Mechanical waves compressions and rarefactions

  • Thread starter rishch
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  • #26
sophiecentaur
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I would agree with the above.
It may help to concentrate on one particular wave - of your choice - and then see how the 'displacement' idea, in that context, can apply to all waves in general.
 
  • #27
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Hello rishch, you seem to be having trouble with this idea



When you plot voltage or pressure or force or some other quantity on a piece of paper you obtain a graph of the variation of that quantity.
I'm sure you know that in a graph the quantity is represented by distance on the paper.

A posh term for the y value at any point would be 'the excursion from the mean'. You could use that if you like, many Victorians did. Other expressions you might come across would be 'the instantaneous voltage', the 'instantaneous pressure' , the deviatory pressure'.
I'd warrant that most people would understand and prefer a single term to cover all of these and I used displacement as logical since this is what you actually measure on paper.

Does this help?

No, I understood what 'displacement' on a graph is.I'll tell you my doubt again.My textbook says that- "the magnitude of the maximum disturbance in the medium on either side of the mean value is called the amplitude of the wave.For sound its unit will be that of density or pressure." My doubt is- Why is the unit for 'maximum disturbance',density or pressure ? In other words if amplitude is the maximum disturbance, then why is it measured in units of density or pressure ?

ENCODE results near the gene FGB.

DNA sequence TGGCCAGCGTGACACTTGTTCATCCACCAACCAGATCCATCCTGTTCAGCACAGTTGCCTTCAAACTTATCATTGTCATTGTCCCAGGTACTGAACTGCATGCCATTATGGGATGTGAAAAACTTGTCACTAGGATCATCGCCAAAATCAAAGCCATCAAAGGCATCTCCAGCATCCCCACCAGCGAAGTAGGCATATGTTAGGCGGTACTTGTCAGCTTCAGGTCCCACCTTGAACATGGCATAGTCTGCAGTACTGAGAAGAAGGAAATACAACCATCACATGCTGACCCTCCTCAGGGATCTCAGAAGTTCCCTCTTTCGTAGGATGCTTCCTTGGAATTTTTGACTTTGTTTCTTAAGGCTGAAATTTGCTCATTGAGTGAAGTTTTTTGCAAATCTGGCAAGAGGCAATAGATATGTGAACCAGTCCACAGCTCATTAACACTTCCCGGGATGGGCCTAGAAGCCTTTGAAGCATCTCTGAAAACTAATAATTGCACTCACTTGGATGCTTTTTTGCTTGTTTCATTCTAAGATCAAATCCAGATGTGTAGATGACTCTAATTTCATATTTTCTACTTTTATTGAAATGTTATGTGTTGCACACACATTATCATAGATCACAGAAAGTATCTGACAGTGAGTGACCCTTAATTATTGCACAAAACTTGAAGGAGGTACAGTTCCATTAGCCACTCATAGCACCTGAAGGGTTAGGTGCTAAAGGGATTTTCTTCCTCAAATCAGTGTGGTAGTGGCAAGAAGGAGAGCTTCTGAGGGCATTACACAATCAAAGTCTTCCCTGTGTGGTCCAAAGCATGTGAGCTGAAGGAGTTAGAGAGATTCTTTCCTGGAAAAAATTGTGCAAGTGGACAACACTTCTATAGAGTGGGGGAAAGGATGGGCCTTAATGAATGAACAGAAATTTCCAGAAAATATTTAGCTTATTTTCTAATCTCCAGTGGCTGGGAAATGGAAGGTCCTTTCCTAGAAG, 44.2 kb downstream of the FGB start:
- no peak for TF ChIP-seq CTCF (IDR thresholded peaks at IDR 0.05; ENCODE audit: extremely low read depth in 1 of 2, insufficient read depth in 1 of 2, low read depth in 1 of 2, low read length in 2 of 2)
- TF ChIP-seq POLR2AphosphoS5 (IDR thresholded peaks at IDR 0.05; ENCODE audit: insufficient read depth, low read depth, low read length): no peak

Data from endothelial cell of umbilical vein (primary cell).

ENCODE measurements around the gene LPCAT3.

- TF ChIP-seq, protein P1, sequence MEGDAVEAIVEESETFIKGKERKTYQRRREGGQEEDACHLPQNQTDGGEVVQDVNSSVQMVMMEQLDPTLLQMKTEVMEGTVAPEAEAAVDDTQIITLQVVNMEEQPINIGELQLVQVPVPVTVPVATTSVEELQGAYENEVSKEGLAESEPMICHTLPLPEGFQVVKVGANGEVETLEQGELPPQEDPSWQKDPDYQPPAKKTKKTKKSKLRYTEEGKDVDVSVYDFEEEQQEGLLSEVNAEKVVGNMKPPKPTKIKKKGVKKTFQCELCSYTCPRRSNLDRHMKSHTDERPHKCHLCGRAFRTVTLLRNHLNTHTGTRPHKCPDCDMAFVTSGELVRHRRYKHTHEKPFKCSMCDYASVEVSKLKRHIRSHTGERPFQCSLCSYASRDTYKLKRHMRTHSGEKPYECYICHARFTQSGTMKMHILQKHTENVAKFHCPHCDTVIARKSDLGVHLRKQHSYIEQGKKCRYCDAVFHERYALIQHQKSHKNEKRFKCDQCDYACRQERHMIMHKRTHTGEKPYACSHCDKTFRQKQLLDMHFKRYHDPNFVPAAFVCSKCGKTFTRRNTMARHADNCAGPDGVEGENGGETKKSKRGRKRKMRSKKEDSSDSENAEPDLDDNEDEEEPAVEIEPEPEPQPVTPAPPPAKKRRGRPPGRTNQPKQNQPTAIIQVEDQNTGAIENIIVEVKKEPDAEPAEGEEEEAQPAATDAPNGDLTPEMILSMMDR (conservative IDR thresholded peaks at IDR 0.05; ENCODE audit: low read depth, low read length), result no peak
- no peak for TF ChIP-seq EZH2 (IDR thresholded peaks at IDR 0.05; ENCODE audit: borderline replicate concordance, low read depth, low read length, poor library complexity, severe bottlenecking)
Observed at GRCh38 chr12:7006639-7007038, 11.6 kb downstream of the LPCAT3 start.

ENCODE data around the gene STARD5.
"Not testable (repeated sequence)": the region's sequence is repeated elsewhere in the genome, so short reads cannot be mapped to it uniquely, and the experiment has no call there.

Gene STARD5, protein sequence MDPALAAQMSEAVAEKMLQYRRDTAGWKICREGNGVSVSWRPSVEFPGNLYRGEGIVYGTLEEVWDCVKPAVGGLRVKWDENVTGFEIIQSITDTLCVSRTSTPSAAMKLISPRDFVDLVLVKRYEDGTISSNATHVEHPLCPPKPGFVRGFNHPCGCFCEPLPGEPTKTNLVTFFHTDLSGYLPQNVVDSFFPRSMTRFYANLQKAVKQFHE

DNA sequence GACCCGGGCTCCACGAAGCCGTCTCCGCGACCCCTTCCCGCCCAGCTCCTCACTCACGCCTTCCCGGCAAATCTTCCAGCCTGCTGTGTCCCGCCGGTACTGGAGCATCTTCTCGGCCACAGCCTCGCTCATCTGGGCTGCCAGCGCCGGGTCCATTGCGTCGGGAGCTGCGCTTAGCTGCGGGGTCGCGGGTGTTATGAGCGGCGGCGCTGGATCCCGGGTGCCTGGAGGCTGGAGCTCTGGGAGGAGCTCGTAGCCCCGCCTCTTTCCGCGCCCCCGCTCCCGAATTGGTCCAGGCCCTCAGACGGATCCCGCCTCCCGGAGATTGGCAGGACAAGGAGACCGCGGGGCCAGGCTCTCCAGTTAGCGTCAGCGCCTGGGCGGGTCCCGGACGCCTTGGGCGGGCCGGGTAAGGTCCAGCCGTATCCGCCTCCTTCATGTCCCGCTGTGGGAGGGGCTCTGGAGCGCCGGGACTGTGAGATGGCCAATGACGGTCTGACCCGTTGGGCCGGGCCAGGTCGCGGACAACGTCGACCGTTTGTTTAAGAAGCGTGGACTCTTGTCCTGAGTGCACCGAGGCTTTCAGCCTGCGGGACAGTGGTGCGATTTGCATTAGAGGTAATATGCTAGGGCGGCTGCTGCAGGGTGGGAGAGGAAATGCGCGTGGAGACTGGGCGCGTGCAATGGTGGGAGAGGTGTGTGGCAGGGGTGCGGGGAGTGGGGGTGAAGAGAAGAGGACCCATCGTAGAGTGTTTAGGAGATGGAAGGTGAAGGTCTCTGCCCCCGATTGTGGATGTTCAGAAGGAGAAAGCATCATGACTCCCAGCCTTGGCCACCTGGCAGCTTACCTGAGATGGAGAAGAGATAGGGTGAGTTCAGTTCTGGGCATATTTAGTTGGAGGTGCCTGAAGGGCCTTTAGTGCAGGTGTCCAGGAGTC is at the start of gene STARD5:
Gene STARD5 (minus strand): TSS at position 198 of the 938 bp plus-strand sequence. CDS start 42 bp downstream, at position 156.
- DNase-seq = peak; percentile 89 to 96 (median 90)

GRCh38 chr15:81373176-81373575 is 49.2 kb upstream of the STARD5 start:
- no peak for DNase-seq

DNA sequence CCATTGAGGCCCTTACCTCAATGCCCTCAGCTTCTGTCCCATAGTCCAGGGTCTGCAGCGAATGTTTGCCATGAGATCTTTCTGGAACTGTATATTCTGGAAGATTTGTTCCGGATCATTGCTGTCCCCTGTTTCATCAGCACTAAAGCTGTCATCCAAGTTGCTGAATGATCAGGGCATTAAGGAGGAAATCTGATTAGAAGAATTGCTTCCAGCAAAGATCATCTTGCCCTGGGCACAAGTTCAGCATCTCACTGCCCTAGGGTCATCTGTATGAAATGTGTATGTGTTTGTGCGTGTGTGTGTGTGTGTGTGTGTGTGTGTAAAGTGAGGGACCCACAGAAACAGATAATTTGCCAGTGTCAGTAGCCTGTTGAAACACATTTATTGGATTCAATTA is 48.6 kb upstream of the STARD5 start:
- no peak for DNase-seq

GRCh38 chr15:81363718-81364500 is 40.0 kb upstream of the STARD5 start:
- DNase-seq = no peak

• #28
sophiecentaur
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No, I understood what 'displacement' on a graph is.I'll tell you my doubt again.My textbook says that- "the magnitude of the maximum disturbance in the medium on either side of the mean value is called the amplitude of the wave.For sound its unit will be that of density or pressure." My doubt is- Why is the unit for 'maximum disturbance',density or pressure ? In other words if amplitude is the maximum disturbance, then why is it measured in units of density or pressure ?
There's an easy answer to that. The displacement of the molecules is different for each molecule. They are in violent random thermal motion so how would you measure it?
You CAN measure pressure so that's how we choose to describe a sound wave. Likewise, density is something you can measure so it's a good parameter to discuss.
 
  • #29
nasu
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No, I understood what 'displacement' on a graph is.I'll tell you my doubt again.My textbook says that- "the magnitude of the maximum disturbance in the medium on either side of the mean value is called the amplitude of the wave.For sound its unit will be that of density or pressure." My doubt is- Why is the unit for 'maximum disturbance',density or pressure ? In other words if amplitude is the maximum disturbance, then why is it measured in units of density or pressure ?
Because they measure the disturbance in pressure or density.
Without the disturbance, the pressure, let say, is the same everywhere (Po).
A disturbance means that somewhere the pressure is slightly increased or decreased to a value po + (or - ) p(t). p(t) measures the value of the disturbance. The maximum value of p(t) is the amplitude of the disturbance. The maximum value of p(t) is a pressure so it has units of pressure.
Similar for density.
 

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